US 7586752 B2
Embodiments of tubular telecommunications cabinets are presented herein. Specifically, Telecommunications equipment cabinets are described which are configured to protect a plurality of components from environmental influences and provide a high degree of access to the interior of the cabinet. In an implementation a cabinet is configured with a plurality of mountings to mount a plurality of telecommunications equipment within a tubular enclosure. A plurality of partially-tubular sides may be joined to form the tubular enclosure around the mountings. Thus, equipment may be mounted within the cabinet to protect the equipment, for instance, at an outside location. The sides further are operable to permit access to the interior and corresponding equipment around substantially the entire perimeter of the cabinet.
1. An apparatus comprising:
a tubular enclosure including a plurality of partially-tubular sides; and
a plurality of mountings to hold a plurality of telecommunication equipment within the tubular enclosure; wherein:
a cable is connectable on a first side of said equipment;
at least one said partially-tubular side is movable to provide simultaneous access to the first side and a second side opposite to the first side;
wherein the partially-tubular sides are configured as a pair of doors hinngedly fastened to a common pivot; and the doors are each movable to independently provide simultaneous access to said first side and to said second side of equipment while the equipment remains mounted;
wherein the partially-tubular sides are movable to provide access to the interior substantially 360 degrees around the perimeter of the tubular enclosure.
2. The apparatus as described in
3. The apparatus as described in
4. The apparatus as described in
5. An equipment cabinet comprising:
a cylindrical enclosure;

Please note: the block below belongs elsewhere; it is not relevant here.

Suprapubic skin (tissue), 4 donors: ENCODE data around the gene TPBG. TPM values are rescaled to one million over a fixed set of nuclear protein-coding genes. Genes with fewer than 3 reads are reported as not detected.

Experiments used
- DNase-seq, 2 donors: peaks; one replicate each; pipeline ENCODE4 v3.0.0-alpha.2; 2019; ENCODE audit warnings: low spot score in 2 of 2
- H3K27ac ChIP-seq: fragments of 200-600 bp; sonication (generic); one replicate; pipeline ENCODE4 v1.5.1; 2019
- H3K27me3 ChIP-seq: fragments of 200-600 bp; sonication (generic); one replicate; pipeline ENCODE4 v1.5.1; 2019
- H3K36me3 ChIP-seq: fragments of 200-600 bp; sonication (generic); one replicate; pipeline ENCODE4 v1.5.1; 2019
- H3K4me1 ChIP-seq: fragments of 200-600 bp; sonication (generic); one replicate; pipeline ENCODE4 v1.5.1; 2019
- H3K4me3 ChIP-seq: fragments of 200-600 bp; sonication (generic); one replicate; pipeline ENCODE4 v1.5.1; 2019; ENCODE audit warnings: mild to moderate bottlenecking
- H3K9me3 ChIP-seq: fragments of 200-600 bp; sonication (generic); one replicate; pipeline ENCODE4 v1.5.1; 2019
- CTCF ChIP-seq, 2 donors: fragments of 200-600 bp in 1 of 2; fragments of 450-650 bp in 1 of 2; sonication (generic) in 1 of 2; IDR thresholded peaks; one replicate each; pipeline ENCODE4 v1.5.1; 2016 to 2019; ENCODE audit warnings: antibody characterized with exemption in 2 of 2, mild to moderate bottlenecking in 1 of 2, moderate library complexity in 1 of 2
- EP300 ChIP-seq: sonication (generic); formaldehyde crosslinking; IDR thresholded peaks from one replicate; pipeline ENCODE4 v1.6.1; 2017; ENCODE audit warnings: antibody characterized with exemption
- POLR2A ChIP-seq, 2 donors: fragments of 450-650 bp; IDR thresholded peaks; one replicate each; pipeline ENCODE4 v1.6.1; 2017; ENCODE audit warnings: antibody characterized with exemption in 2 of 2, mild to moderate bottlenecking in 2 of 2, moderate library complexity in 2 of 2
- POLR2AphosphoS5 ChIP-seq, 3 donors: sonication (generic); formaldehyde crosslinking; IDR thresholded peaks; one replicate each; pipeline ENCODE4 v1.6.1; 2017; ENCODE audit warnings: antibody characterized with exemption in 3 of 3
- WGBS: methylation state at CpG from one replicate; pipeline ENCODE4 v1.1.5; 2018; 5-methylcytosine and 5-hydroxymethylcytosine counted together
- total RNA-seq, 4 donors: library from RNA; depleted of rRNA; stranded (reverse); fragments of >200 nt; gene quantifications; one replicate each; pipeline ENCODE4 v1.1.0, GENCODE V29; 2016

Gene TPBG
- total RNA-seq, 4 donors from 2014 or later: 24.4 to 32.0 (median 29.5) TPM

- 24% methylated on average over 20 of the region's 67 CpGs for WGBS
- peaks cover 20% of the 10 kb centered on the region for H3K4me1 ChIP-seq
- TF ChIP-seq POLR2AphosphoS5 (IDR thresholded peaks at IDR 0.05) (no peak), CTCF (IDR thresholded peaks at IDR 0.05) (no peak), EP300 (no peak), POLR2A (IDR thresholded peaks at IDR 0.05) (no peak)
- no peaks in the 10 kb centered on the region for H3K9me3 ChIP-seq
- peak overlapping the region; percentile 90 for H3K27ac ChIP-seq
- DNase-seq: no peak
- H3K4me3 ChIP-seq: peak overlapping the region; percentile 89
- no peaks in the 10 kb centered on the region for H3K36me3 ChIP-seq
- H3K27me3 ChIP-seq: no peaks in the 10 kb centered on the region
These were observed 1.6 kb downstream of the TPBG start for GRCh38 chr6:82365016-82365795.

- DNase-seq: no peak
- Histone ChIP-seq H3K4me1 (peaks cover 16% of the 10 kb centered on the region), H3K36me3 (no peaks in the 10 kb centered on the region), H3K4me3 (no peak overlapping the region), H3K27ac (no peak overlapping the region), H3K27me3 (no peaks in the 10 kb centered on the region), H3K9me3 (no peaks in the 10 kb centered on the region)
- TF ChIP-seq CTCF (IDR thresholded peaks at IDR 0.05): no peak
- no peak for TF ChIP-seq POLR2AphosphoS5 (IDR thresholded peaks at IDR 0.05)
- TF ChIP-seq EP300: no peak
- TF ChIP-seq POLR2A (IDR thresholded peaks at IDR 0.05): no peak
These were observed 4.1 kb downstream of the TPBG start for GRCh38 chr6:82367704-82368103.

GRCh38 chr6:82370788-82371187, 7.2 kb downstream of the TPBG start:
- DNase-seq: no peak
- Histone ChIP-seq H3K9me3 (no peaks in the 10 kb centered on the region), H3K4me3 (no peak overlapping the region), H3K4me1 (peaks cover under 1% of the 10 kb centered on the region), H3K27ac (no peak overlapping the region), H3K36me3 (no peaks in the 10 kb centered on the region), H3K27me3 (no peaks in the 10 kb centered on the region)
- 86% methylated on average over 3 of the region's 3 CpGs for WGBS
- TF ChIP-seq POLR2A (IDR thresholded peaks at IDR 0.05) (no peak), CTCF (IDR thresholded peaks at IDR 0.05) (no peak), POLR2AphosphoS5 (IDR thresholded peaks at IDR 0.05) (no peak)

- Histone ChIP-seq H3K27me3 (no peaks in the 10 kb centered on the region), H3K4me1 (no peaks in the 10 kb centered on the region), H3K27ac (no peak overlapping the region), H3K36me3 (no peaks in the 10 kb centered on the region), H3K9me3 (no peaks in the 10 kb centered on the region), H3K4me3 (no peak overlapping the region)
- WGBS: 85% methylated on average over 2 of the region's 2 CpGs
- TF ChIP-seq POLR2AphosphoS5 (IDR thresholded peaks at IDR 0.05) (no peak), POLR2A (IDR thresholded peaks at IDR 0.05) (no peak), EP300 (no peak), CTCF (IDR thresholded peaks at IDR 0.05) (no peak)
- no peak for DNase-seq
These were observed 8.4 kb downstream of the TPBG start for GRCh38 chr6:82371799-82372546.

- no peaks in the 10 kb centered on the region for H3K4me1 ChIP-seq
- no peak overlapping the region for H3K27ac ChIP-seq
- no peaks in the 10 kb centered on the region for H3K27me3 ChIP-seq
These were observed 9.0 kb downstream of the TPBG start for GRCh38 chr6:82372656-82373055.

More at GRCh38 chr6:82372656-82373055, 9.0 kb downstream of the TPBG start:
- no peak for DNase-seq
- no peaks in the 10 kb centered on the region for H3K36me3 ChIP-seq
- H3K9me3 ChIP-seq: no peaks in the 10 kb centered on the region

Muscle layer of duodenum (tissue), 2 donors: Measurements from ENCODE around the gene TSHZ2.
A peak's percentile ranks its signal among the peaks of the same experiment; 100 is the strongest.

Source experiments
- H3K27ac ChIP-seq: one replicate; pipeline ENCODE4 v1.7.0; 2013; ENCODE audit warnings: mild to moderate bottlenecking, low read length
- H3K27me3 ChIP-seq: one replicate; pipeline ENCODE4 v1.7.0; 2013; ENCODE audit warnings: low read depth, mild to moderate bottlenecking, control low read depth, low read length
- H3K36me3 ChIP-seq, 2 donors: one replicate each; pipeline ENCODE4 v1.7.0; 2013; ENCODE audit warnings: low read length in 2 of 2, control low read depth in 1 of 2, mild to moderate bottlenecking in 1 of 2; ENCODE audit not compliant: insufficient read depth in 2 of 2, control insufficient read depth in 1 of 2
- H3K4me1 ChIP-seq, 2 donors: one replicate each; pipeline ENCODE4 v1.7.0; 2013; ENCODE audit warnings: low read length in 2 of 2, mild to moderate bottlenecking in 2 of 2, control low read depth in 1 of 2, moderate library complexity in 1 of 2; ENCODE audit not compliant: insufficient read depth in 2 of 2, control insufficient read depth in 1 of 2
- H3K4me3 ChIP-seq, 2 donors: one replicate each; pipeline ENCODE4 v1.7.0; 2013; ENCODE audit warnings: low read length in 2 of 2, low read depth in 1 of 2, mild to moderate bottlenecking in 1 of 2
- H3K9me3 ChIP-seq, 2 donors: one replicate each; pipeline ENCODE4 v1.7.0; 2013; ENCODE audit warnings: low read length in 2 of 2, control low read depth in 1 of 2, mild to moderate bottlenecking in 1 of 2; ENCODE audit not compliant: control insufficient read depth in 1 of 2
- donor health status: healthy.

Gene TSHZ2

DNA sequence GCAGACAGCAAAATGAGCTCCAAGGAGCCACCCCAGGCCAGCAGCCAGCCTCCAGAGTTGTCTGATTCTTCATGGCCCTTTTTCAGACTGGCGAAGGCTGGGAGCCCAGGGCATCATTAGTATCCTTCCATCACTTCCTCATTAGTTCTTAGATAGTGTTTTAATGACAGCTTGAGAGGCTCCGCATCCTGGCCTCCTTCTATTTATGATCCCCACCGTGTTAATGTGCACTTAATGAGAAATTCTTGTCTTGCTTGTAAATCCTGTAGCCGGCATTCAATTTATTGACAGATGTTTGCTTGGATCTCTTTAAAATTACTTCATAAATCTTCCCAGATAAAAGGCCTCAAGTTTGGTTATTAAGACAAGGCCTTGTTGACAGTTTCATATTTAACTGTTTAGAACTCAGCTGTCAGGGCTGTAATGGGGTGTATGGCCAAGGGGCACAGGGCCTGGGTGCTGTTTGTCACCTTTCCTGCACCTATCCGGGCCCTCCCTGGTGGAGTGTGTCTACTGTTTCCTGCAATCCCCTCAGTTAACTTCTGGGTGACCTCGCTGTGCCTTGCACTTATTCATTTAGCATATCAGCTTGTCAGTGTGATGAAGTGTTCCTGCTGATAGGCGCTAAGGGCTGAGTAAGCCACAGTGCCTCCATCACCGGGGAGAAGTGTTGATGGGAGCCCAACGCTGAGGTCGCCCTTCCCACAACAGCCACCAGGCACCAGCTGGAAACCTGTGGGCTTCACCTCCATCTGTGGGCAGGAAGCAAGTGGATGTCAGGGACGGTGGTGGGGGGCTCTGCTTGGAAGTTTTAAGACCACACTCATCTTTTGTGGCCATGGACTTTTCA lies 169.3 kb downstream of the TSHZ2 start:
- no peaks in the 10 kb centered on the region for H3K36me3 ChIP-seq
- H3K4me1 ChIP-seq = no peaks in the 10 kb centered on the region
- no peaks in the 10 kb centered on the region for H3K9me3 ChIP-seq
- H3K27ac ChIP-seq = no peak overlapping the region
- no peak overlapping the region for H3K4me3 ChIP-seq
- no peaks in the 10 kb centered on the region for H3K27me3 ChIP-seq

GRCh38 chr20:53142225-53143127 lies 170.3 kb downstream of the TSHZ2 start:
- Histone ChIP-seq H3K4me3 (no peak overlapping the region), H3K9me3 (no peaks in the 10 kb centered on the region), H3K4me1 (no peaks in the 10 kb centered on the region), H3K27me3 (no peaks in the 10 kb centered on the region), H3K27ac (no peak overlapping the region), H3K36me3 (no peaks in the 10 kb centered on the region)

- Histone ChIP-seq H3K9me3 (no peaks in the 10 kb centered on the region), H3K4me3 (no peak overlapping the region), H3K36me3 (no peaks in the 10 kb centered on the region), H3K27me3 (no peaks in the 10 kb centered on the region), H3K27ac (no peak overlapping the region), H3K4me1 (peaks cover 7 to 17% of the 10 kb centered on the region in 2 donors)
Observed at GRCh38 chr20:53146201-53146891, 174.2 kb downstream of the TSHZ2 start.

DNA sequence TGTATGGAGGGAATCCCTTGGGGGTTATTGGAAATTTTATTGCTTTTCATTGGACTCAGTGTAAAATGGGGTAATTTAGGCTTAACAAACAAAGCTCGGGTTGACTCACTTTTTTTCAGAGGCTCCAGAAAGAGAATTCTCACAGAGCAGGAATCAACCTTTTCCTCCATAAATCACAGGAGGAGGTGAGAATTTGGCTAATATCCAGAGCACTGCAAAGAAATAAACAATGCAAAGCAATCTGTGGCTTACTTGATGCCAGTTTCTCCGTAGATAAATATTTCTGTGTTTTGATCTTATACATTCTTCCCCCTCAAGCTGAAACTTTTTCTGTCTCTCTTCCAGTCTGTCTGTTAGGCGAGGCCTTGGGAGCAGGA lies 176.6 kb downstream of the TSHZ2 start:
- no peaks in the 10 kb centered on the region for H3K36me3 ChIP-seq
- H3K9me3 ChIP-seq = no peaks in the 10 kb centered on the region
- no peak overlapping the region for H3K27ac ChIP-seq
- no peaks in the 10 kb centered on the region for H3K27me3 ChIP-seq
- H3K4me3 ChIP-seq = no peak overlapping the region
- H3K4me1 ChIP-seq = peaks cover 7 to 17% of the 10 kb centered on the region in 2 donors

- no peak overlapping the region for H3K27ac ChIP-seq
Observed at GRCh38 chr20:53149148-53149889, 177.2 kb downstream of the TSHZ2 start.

a plurality of mountings disposed within the cylindrical enclosure and configured to hold a plurality of telecommunication equipment in a telecommunication infrastructure;
wherein the cylindrical enclosure is formed by joining a pair of semi-cylindrical side portions;
wherein the semi-cylindrical side portions are doors, each hingedly attached to a respective pivot of the cabinet and operable to permit access to the interior of the cylindrical enclosure from substantially 360 degrees around the cabinet.
6. The equipment cabinet described in
7. The equipment cabinet described in
The present disclosure relates to equipment cabinets for mounting telecommunications equipment. More specifically, the disclosure relates to tubular telecommunications equipment cabinets.
Equipment within a telecommunications infrastructure may be maintained in variety of equipment housings. Both indoor and outdoor equipment enclosures are designed to protect equipment from environmental influences (e.g., heat, cold, water, dust). Traditionally, equipment housings designed to protect equipment from the elementals have constricted access to the interior, such as via doors or panels on a single side of a cabinet. In this manner, the areas where the elements may penetrate the cabinet are kept to a minimum and therefore protection of the equipment inside (e.g., sealing the cabinet) may be simpler. However, a side effect of minimizing access is that mounting and maintaining equipment within the cabinet becomes more complicated. Often, new and different arrangements of telecommunications equipment are required for a variety of reasons such as to handle increased demands for service, due to technology changes, to accommodate new or different equipment and so forth. Also, access to equipment may be required for maintenance or repairs. However, it may be difficult to update, maintain, or repair equipment mounted within a traditional cabinets using traditional techniques to provide protection from the elements. For instance, a technician may need to remove the equipment or disassemble the cabinet to provide the necessary access. Accordingly, accessing equipment in traditional cabinets may be difficult, time consuming and costly.
Telecommunications equipment cabinets are described which are configured to protect a plurality of components from environmental influences and provide a high degree of access to the interior of the cabinet. In an implementation a cabinet is configured with a plurality of mountings to mount a plurality of telecommunications equipment within a tubular enclosure. A plurality of partially-tubular sides may be joined to form the tubular enclosure around the mountings. Thus, equipment may be mounted within the cabinet to protect the equipment, for instance, at an outside location. The sides further are operable to permit access to the interior and corresponding equipment around substantially the entire perimeter of the cabinet.
It should be noted that the following devices are examples and may be further modified, combined and separated without departing from the spirit and scope thereof.
A variety of sites 104(1)-104(j) within infrastructure 102 may maintain various equipment used in the infrastructure 102, where “j” may be any integer from one to “J”. As depicted in